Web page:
We are a family-owned, biodynamic and organic ranch, farm, and rustic retreat center.

Pu'u O Hoku Ranch is a family-owned biodynamic and organic ranch and farm, rustic retreat center, and sublime getaway on the remote and tranquil east end of Molokai, Hawaii. “Pu'u O Hoku” is true to its Hawaiian name — which means “Hill of Stars”— surrounded by more than 14,000 acres of protected land, immersed in the transcendent beauty of forest, sky and ocean.

Our most important work at Pu’u O Hoku is to restore the ‘aina (land in Hawaiian) of our beautiful ranch, from its green pastures that run up from coastal fishponds to Halawa Valley and the sea cliffs that tower above it. We are working on the reforestation of the ahupua’a (or watershed) and reducing the number of deer and pigs in our forest, as well as the sustainable cultivation of our arable lands in order to realize a bountiful land economy. We believe that Pu’u O Hoku, by preserving the fertile east end of Molokai, has a special role to play in bringing the island closer to a food and energy self-sufficient community that can provide for generations to come.

Our History
1.7 Million Years Ago
The priest Lanikaula founds a school of sacred arts in the kukui tree grove on the east end of Molokai.
C. 1300 AD
Hawaiians settle in Halawa Valley, on Molokai’s east end and part of what is now Puu O Hoku.
C. 1500's
The priest Lanikaula founds a school of sacred arts in the kukui tree grove on the east end of Molokai.
C. 1700's
Halawa Valley has become a major agricultural, trading, and fishing center, with a population in the thousands.
Captain Cook sights the kamani grove in Halawa Valley.
As part of the Hawaiian monarchy’s land-redistribution, known as the Great Mahele, Princess Victoria Kamamelu, granddaughter of King Kamehameha I, is given Halawa Valley.
Sarah E. Brown becomes the first owner of Pu’u O Hoku Ranch, farming 4,000 acres of pineapple and cattle.
Paul Fagan purchases 8,000 acres from Sarah Brown and builds the Pu’u O Hoku lodge, an example of the golden age of Hawaii architecture in the distinctive style of noted architect C.W. Dickey
Paul Fagan purchases 9,000 acres (including Halawa valley) from the Bishop Estate. Fagan proposes that Hawaiians return to Halawa to live in the old way.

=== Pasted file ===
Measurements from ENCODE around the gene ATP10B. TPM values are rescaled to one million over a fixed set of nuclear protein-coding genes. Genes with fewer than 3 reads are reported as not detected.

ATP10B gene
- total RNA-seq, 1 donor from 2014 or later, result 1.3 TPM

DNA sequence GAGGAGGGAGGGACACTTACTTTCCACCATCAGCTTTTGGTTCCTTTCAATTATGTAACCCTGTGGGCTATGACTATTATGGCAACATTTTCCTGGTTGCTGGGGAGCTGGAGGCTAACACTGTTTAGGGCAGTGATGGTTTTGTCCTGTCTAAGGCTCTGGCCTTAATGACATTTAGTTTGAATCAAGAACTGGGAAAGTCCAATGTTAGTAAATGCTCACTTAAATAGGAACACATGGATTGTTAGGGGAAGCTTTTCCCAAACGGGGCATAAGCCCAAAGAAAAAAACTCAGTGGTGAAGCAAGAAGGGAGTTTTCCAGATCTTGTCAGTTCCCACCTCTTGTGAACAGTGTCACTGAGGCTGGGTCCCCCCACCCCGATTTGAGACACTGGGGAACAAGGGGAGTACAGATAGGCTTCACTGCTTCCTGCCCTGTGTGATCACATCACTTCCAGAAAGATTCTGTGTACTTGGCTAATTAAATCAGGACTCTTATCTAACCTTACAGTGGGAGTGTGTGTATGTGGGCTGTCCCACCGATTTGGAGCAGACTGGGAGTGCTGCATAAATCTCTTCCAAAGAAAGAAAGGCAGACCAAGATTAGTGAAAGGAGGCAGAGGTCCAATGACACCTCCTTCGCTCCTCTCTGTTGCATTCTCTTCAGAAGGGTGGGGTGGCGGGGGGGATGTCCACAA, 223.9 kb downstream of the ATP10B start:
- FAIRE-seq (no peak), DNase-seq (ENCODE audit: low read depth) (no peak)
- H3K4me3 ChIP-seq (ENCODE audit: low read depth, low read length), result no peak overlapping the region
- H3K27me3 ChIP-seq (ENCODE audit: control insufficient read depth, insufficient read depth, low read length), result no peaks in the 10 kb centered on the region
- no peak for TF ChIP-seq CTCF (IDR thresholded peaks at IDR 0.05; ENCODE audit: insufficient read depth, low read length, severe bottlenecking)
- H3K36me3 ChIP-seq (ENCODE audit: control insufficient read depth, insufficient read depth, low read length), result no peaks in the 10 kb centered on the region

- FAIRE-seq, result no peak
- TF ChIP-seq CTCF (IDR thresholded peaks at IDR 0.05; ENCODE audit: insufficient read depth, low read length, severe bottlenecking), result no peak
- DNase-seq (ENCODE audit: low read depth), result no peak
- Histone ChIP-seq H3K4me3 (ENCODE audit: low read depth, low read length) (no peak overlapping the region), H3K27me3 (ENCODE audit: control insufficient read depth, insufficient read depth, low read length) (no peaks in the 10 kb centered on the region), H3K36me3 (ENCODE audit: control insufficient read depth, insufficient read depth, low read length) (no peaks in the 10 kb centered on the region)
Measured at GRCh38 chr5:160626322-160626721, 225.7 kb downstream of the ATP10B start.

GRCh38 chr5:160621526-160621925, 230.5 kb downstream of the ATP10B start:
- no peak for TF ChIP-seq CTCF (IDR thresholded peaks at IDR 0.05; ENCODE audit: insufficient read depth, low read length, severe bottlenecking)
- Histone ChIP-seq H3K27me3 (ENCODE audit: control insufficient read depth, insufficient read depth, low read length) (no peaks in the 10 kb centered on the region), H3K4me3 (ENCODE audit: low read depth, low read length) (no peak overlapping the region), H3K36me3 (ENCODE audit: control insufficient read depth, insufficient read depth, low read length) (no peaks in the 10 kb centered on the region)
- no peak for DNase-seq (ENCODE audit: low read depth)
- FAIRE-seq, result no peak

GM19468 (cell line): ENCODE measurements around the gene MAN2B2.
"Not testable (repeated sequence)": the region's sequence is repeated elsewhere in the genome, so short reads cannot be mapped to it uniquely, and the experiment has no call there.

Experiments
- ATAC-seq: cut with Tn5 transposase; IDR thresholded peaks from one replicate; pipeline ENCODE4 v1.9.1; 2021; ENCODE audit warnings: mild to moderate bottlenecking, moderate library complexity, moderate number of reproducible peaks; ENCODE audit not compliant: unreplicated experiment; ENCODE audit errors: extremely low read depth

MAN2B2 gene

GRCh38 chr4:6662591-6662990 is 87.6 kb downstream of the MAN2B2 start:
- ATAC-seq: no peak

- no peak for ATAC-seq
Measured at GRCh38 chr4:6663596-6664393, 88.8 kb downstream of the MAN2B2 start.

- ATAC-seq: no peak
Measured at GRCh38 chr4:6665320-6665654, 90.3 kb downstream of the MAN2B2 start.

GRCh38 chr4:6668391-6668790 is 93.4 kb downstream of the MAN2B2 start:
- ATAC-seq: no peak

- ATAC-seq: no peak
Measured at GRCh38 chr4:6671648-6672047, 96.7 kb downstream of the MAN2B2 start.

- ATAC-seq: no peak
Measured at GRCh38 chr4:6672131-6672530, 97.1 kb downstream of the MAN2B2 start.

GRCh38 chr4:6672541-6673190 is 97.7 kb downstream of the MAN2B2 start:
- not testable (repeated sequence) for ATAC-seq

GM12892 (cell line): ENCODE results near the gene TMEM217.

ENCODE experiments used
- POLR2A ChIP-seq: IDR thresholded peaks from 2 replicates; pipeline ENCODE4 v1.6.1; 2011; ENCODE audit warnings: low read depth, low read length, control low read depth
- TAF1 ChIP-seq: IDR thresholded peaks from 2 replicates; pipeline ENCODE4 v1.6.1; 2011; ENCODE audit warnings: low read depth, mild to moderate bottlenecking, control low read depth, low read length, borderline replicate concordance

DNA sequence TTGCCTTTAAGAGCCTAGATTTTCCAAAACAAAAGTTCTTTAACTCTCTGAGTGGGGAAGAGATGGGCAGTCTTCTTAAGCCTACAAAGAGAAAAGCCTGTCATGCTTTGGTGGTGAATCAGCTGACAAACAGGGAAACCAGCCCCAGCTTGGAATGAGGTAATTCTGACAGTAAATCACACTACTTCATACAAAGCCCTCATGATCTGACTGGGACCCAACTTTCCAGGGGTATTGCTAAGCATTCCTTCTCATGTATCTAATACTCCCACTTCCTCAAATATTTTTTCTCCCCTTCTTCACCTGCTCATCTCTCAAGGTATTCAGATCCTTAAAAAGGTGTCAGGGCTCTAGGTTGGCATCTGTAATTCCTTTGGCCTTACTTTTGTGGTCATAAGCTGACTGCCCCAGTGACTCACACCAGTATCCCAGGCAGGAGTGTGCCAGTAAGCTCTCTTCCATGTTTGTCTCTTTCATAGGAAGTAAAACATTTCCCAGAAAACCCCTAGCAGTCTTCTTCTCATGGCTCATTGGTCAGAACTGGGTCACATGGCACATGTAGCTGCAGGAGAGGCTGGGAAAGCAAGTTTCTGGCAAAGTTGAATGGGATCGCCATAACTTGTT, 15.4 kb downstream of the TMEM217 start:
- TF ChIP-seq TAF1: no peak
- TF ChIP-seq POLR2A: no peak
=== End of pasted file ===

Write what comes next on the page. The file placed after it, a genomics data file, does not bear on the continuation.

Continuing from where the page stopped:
The Ward sisters purchase Pu’u O Hoku Ranch.
A tsunami hits Halawa valley, wiping out the homes and taro fields of the families that lived there — but amazingly, no people lost their lives.
George Murphy purchases Pu’u O Hoku Ranch for pure
Lavinia Currier visits Molokai on a mission with the Nature Conservancy to purchase and protect Mo’omomi Dunes. She also visits Pu’u O Hoku, and given the owner’s plan to sell the ranch to Japanese golf course developers, recommends that the Nature Conservancy buy it along with the dunes. However, Nature Conservancy at the time was focused on buying smaller land parcels with high numbers of endemic species, and so declines to purchase Pu’u O Hoku.
Lavinia Purchases Pu’u O Hoku Ranch.
Pu’u O Hoku and the State of Hawaii reach a “Safe Harbor” agreement to reintroduce Hawaii’s state bird, the endangered Nene Goose, and release the first X pairs of geese on a point amid the ranch’s pasture lands. It is the first such private-public partnership in the state. La’au Apa Lau group begin replanting and expansion of Lanikaula’s kukui nut grove. First planting of 13 varieties of ‘awa over three acres — pioneering organic and biodynamic ‘awa production in the islands.
Pu’u O Hoku diversifies its agricultural products to include ‘awa, dried bananas, and honey.
Leland Miyano redesigns Pu’u O Hoku lodge landscapes using native plants.


Join Our Mailing List

Contact Us